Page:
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Sometimes, viewing history, we find ourselves drawn into the trap of believing that oppressed groups completely lacked strength and power. This was not so; for years, minorities have fought for their empowerment and found communities within one another, enough to grant them the strength to persevere in a society that rejected them or that attempted to reduce their social power to nothing at all. People are not as altogether weak as we sometimes assume. But that strength can only come from community, from forcibly pulling that power out of the solidarity that comes from co-existing with people who are like you; it cannot exist in isolation. And thus is the plight of the woman in D. H. Lawrence’s “The Rainbow,” who finds herself surrounded by men, forced to live on a farm, and trapped in a life far away from any urban area where she could hope to better herself or find a community of like-minded women. Thus, she begins to idolize the city as a miracle cure for all her ails, growing more and more resentful toward the men who keep her trapped in a life she never wanted nor chose. In “The Rainbow,” D. H. Lawrence characterizes the woman as unsatisfied with her traditional life and desperate to escape it by comparing her attitudes to those of the men, highlighting her interest in the outside world, and revealing her obsession toward the vicar.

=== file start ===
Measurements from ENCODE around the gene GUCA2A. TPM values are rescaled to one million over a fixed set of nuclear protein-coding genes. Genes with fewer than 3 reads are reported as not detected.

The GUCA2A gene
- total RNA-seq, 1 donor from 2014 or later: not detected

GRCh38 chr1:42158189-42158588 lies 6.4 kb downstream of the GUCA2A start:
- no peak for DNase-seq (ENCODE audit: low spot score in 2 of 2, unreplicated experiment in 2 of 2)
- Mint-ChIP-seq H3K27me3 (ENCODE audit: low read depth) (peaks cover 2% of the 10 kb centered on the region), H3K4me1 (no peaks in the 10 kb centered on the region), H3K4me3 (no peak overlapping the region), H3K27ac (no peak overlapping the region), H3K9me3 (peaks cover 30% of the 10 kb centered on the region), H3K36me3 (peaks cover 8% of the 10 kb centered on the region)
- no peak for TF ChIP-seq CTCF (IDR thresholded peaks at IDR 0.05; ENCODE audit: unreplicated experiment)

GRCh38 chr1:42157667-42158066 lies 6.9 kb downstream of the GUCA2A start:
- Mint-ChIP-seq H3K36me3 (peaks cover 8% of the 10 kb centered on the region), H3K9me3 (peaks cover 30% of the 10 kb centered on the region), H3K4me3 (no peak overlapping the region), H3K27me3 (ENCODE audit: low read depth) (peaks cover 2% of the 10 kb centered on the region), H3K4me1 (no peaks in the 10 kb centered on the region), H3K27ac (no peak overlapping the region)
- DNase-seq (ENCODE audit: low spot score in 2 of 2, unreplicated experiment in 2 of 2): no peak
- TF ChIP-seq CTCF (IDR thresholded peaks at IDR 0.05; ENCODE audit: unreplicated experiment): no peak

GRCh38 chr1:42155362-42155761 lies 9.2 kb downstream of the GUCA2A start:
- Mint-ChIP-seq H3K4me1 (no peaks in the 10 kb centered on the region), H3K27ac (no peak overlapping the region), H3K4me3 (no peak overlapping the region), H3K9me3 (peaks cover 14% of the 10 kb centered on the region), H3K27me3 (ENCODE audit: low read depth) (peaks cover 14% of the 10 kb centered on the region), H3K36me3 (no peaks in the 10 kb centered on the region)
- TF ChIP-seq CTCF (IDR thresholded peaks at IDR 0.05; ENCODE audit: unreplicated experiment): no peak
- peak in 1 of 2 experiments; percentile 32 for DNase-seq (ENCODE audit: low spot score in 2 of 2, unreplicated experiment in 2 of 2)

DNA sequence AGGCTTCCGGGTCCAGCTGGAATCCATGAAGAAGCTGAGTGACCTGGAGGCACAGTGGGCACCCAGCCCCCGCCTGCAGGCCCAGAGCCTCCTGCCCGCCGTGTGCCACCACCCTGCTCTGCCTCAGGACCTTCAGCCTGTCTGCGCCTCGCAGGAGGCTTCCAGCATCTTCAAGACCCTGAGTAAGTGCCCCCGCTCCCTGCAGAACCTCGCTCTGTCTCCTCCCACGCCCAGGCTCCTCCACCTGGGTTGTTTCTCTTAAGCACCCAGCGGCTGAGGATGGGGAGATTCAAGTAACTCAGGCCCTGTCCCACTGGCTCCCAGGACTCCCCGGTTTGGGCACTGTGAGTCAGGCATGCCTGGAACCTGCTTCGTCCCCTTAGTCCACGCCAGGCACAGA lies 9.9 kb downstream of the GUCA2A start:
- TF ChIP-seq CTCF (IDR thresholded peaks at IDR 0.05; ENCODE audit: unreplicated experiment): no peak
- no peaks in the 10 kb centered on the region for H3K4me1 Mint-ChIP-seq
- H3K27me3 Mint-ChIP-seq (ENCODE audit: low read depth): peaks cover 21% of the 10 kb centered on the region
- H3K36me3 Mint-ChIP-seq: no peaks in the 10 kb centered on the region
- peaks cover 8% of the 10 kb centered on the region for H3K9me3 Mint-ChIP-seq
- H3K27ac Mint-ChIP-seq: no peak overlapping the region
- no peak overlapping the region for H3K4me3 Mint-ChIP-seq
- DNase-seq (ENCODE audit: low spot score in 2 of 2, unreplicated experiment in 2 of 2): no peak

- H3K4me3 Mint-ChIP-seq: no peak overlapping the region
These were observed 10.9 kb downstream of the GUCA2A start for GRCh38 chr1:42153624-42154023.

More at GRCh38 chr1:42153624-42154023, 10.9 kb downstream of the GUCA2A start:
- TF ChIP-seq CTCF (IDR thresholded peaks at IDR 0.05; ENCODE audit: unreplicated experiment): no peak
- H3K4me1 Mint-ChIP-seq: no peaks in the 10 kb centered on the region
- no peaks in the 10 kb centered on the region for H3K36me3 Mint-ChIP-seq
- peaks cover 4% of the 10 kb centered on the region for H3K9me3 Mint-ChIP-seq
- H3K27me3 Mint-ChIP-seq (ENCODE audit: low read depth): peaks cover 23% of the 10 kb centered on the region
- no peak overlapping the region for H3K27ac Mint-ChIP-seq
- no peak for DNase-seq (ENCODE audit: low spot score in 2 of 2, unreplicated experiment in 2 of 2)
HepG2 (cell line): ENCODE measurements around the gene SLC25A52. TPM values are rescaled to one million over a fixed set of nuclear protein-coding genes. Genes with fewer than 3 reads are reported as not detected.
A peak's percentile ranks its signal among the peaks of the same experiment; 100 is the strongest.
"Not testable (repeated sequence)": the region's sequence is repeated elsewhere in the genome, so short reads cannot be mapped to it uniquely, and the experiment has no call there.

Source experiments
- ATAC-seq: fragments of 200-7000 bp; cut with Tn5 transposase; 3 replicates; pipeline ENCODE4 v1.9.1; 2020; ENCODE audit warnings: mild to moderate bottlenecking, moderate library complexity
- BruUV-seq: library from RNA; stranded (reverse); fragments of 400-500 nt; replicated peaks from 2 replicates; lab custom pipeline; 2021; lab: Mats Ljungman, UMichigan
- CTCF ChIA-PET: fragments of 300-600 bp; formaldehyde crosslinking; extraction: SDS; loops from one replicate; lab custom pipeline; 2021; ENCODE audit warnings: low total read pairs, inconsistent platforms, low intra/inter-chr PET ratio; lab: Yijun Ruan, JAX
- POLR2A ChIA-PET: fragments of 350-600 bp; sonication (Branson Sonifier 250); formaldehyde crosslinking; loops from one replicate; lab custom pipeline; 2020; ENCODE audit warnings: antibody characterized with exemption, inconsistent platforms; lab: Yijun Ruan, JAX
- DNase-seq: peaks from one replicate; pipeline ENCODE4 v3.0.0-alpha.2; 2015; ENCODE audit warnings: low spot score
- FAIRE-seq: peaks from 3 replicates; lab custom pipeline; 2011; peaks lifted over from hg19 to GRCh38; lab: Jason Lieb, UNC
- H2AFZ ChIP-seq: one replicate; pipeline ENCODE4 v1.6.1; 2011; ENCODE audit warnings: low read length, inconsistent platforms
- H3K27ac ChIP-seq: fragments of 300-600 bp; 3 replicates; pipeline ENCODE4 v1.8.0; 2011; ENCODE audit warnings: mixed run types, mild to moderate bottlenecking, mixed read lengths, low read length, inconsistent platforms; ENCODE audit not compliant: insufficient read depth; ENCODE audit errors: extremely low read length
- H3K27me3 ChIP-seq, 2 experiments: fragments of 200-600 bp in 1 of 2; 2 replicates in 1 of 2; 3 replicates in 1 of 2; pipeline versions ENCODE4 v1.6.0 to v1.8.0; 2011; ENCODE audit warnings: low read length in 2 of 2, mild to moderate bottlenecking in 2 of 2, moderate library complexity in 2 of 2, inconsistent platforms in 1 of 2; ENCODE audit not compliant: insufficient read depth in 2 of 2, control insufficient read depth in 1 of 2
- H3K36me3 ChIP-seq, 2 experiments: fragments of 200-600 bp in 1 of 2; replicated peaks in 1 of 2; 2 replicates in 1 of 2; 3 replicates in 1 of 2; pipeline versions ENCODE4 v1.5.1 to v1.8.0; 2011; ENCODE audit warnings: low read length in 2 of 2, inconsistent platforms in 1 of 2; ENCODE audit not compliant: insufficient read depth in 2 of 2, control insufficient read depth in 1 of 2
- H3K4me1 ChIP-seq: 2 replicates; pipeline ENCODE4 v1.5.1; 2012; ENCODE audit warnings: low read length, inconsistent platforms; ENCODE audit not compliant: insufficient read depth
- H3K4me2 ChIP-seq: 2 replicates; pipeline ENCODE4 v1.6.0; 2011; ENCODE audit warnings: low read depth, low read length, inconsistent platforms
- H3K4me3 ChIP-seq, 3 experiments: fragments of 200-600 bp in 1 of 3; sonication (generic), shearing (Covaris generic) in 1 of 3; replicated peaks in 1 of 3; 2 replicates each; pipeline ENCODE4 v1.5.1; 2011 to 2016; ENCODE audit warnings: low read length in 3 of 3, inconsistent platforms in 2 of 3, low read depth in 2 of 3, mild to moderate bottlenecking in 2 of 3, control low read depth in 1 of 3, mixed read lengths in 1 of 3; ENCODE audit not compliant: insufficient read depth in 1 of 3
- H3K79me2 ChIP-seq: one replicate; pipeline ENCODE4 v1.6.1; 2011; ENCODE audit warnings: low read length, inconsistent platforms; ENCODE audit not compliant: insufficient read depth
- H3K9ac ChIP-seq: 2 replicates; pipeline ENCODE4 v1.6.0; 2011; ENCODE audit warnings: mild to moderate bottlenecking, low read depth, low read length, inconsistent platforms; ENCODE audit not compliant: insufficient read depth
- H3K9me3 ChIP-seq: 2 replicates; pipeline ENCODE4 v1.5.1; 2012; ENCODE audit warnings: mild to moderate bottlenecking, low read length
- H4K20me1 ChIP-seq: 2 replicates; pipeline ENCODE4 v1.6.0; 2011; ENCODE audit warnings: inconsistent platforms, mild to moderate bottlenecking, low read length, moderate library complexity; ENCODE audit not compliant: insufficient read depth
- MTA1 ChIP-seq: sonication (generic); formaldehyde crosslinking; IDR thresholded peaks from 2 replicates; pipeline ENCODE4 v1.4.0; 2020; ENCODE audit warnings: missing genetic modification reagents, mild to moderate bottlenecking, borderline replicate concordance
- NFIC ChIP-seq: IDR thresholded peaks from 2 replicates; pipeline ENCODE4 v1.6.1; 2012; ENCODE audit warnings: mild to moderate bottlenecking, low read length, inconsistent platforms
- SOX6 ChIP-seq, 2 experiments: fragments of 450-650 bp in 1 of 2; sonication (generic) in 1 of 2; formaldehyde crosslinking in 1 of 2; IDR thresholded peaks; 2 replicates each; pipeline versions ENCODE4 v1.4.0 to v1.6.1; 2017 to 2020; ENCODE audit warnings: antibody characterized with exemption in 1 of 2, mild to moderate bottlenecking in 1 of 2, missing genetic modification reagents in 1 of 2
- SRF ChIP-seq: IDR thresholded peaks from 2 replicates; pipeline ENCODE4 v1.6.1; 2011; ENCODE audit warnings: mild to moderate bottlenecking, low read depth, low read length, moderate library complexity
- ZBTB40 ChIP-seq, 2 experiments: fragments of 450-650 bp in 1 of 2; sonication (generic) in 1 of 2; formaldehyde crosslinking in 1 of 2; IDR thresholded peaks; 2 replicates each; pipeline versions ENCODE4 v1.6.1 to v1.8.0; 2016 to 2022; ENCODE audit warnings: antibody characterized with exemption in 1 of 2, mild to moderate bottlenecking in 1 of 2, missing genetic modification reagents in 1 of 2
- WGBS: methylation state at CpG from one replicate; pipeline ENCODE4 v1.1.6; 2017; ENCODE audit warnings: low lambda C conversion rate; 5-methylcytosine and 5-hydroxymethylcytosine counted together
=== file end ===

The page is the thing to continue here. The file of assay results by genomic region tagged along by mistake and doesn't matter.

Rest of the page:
Early on in the passage, Lawrence contrasts the woman’s attitudes toward her lifestyle with those held by the men in her family. Particularly, he uses the imagery of staring into the distance. Both the woman and the men, each drawn to certain lifestyles, engage in this action. However, the men stare toward “the sun […] the source of generation,” whereas she faces “toward where men moved dominant and creative.” Interestingly, both the men and the woman are seeking something similar. They are interested in “generation,” and she in creativity, both of which deal explicitly with creation and invention. However, by having them be physically turned in different directions, the author shows us that the woman wants to achieve her desire for creation elsewhere, somewhere where she is not burdened by her obligation to them as a wife and homemaker. Again, this disparity is given a physical description, with the men “faced inwards,” and her “faced outwards.” The repetition of this shared language, modified only slightly by a few letters at the beginning of the second word, helps to establish both the shared desires of the woman and the men, as well as their differences in approach. She seeks to find this “[creativity]” in the outside world, while they are already able to find it within themselves. Interestingly, this language suggests that, on some personal level, the woman is not satisfied with herself, or else she should, supposedly, find strength and meaning internally. Perhaps the problem exists within and cannot be solved by the outside world at all.